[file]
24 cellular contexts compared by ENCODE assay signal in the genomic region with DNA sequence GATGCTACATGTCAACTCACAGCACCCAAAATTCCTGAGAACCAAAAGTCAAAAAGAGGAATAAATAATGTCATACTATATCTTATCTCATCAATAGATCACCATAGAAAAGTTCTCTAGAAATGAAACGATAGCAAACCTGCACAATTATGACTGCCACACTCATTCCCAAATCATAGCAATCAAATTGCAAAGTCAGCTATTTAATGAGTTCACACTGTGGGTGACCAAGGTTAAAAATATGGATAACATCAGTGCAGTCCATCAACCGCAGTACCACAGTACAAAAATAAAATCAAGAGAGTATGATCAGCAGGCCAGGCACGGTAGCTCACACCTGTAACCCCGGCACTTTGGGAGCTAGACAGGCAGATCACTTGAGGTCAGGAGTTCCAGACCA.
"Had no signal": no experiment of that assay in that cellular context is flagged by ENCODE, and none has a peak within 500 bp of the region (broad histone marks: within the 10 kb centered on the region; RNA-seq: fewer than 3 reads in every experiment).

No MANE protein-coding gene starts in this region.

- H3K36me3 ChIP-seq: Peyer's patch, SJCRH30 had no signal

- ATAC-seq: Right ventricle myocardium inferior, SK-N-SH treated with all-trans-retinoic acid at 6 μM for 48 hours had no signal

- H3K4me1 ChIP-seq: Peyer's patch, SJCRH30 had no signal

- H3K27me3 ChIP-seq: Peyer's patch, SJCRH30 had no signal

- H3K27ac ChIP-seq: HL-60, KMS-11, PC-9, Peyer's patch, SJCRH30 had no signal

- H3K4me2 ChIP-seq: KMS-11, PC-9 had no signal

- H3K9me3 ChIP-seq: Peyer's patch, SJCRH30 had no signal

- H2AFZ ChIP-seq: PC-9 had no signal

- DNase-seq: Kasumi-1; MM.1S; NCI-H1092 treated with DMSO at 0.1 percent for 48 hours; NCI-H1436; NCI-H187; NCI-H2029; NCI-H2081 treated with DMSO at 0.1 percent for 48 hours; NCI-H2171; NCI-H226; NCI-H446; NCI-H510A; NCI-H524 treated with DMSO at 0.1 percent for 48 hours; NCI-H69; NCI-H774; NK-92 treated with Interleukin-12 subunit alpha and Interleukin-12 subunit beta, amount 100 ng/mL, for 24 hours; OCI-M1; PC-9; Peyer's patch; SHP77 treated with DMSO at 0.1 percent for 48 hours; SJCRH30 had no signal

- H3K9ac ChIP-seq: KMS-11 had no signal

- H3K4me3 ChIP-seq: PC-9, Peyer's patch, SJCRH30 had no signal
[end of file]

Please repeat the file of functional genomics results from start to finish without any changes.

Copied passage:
24 cellular contexts compared by ENCODE assay signal in the genomic region with DNA sequence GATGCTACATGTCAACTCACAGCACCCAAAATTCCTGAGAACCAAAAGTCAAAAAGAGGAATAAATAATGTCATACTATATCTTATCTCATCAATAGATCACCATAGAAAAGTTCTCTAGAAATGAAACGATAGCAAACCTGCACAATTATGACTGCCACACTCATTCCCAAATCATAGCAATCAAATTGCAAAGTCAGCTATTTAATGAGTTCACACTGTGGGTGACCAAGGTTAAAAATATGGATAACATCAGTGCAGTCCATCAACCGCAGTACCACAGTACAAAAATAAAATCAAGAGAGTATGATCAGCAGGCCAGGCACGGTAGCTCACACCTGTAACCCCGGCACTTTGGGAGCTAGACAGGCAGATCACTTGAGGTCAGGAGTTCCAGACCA.
"Had no signal": no experiment of that assay in that cellular context is flagged by ENCODE, and none has a peak within 500 bp of the region (broad histone marks: within the 10 kb centered on the region; RNA-seq: fewer than 3 reads in every experiment).

No MANE protein-coding gene starts in this region.

- H3K36me3 ChIP-seq: Peyer's patch, SJCRH30 had no signal

- ATAC-seq: Right ventricle myocardium inferior, SK-N-SH treated with all-trans-retinoic acid at 6 μM for 48 hours had no signal

- H3K4me1 ChIP-seq: Peyer's patch, SJCRH30 had no signal

- H3K27me3 ChIP-seq: Peyer's patch, SJCRH30 had no signal

- H3K27ac ChIP-seq: HL-60, KMS-11, PC-9, Peyer's patch, SJCRH30 had no signal

- H3K4me2 ChIP-seq: KMS-11, PC-9 had no signal

- H3K9me3 ChIP-seq: Peyer's patch, SJCRH30 had no signal

- H2AFZ ChIP-seq: PC-9 had no signal

- DNase-seq: Kasumi-1; MM.1S; NCI-H1092 treated with DMSO at 0.1 percent for 48 hours; NCI-H1436; NCI-H187; NCI-H2029; NCI-H2081 treated with DMSO at 0.1 percent for 48 hours; NCI-H2171; NCI-H226; NCI-H446; NCI-H510A; NCI-H524 treated with DMSO at 0.1 percent for 48 hours; NCI-H69; NCI-H774; NK-92 treated with Interleukin-12 subunit alpha and Interleukin-12 subunit beta, amount 100 ng/mL, for 24 hours; OCI-M1; PC-9; Peyer's patch; SHP77 treated with DMSO at 0.1 percent for 48 hours; SJCRH30 had no signal

- H3K9ac ChIP-seq: KMS-11 had no signal

- H3K4me3 ChIP-seq: PC-9, Peyer's patch, SJCRH30 had no signal